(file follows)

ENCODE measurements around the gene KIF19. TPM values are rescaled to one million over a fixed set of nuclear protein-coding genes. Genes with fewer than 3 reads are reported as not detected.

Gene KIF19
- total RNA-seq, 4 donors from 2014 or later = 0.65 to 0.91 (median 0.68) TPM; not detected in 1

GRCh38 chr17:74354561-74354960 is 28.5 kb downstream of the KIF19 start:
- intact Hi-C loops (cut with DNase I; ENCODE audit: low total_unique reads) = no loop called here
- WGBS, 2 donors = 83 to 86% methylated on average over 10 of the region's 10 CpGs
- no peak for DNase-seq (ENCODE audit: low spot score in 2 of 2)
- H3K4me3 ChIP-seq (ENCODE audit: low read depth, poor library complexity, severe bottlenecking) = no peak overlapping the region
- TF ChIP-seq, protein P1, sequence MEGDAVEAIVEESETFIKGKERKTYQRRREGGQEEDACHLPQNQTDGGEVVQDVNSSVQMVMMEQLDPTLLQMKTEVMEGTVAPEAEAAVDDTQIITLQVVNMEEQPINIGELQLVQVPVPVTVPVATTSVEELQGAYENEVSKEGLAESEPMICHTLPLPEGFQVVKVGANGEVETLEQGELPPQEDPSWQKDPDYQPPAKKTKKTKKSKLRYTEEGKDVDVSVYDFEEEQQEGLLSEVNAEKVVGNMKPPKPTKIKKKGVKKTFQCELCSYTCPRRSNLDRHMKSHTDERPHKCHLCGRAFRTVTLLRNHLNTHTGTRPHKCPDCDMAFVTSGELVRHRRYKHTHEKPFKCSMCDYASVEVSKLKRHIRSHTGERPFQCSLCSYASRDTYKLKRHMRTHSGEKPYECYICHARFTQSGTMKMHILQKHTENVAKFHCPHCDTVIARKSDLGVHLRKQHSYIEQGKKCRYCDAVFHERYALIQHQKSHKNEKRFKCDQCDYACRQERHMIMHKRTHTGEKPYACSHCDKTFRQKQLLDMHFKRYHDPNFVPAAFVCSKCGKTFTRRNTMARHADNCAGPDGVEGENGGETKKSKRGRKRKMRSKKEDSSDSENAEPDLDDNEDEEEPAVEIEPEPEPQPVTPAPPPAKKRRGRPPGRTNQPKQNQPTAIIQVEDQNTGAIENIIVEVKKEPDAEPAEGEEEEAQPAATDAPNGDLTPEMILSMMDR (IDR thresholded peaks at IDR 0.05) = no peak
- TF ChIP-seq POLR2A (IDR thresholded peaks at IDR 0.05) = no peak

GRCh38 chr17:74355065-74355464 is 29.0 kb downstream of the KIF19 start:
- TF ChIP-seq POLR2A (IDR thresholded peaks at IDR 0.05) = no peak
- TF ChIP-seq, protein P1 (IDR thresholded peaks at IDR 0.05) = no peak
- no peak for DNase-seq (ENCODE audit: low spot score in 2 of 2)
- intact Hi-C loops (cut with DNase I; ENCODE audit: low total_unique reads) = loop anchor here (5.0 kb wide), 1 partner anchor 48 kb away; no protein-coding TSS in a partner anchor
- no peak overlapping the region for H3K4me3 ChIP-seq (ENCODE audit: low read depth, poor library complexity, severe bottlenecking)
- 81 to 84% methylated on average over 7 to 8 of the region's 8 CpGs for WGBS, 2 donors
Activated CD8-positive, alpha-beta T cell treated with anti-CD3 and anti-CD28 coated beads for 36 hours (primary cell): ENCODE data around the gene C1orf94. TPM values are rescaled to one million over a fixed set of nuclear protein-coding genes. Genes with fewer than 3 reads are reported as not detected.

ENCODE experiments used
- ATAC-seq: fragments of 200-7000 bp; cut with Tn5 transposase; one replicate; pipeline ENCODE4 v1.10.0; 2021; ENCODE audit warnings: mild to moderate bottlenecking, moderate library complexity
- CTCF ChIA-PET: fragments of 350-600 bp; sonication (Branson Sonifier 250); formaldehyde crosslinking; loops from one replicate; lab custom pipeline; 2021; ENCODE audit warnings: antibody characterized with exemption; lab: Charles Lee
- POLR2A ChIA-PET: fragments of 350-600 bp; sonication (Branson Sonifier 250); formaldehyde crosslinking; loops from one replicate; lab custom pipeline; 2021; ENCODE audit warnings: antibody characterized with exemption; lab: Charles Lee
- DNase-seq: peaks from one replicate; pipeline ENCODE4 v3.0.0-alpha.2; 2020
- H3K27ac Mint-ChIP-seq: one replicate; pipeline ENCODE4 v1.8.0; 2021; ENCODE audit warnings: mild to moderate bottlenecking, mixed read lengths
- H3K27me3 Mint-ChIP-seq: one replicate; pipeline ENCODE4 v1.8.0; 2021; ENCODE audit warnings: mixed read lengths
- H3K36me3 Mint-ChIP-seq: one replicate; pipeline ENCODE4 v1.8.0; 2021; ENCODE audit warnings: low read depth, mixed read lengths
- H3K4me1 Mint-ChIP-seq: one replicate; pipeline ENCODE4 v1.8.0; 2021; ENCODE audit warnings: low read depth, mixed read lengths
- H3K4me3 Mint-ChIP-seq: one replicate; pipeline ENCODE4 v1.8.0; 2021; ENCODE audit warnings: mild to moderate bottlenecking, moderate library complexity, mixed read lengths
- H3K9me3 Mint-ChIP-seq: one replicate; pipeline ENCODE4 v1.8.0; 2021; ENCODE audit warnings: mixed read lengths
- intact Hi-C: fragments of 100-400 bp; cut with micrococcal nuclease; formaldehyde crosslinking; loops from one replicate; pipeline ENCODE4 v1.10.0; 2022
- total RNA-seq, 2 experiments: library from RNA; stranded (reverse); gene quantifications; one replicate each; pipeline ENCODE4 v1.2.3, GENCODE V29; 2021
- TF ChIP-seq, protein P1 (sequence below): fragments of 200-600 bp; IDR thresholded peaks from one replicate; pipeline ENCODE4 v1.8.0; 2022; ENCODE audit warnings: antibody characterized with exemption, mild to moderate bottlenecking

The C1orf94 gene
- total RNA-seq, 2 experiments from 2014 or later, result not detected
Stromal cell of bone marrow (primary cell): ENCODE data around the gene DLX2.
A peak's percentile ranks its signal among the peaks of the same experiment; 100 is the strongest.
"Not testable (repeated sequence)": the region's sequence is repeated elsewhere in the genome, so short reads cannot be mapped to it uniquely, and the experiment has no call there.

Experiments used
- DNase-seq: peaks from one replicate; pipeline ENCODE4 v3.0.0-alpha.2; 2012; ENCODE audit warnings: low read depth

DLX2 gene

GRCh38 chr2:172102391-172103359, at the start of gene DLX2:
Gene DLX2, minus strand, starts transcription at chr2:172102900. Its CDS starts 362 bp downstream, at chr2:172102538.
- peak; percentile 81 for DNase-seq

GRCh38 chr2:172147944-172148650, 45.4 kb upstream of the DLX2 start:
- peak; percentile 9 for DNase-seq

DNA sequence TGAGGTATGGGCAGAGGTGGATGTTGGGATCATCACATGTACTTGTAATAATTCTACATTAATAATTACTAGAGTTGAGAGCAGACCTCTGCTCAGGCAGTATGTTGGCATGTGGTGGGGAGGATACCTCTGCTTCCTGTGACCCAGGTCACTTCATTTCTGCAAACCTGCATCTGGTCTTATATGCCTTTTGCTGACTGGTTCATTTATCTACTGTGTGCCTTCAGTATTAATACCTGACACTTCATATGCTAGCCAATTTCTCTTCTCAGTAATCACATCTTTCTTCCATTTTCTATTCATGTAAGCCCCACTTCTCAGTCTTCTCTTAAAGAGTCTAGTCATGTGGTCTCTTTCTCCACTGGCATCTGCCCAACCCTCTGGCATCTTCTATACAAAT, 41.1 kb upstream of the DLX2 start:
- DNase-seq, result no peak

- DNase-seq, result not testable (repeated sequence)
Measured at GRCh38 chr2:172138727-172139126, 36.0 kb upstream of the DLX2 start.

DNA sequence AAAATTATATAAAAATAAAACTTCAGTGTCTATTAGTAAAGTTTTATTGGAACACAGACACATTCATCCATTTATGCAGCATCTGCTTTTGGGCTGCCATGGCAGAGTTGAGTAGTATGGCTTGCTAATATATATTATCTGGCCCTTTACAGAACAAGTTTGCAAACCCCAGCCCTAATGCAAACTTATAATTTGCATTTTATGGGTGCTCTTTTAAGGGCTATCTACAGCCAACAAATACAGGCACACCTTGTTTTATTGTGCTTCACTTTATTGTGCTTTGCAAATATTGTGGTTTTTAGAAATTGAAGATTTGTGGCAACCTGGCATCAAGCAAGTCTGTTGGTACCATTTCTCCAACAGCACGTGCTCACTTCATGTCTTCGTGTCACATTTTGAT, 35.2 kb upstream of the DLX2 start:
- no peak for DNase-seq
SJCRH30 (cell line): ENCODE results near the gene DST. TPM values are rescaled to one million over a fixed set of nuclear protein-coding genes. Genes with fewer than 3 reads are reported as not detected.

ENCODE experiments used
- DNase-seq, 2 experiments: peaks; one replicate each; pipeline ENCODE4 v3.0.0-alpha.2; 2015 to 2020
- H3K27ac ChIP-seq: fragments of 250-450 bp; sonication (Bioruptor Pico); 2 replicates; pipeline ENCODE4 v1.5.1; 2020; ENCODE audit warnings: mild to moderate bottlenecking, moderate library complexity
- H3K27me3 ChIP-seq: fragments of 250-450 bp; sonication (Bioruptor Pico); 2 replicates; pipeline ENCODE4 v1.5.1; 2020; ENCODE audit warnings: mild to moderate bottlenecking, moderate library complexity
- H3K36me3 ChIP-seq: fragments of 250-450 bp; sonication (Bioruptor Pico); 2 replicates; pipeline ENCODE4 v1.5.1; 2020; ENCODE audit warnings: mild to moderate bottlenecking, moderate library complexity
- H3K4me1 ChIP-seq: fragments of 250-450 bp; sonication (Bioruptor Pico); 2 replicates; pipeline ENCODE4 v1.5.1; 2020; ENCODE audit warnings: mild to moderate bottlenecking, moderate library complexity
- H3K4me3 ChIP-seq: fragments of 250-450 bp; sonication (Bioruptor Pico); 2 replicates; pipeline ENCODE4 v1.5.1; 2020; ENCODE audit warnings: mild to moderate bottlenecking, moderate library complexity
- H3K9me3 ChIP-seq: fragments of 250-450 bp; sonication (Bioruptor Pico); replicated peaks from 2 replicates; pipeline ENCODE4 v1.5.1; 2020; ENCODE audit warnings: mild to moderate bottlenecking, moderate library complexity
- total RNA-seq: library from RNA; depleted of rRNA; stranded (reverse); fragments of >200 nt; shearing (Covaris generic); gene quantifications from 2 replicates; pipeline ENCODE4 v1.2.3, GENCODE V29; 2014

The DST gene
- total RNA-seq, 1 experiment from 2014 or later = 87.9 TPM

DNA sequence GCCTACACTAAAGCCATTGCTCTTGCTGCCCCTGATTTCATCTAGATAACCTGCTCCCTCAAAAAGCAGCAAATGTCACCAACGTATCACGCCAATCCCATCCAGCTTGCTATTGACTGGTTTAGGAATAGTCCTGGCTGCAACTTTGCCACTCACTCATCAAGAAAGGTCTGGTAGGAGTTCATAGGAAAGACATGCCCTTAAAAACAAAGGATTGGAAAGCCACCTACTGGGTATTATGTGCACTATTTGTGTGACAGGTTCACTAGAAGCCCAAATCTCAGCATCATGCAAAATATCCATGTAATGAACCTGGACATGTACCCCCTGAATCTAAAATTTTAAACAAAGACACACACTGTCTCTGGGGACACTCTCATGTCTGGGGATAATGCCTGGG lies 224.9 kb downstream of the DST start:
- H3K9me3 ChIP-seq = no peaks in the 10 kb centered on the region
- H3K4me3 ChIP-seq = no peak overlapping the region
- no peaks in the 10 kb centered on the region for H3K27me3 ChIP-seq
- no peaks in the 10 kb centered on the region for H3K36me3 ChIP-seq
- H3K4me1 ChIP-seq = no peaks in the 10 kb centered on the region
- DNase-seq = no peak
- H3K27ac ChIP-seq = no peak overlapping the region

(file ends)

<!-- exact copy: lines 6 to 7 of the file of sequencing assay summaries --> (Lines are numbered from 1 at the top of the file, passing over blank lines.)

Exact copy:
- WGBS, 2 donors = 83 to 86% methylated on average over 10 of the region's 10 CpGs
- no peak for DNase-seq (ENCODE audit: low spot score in 2 of 2)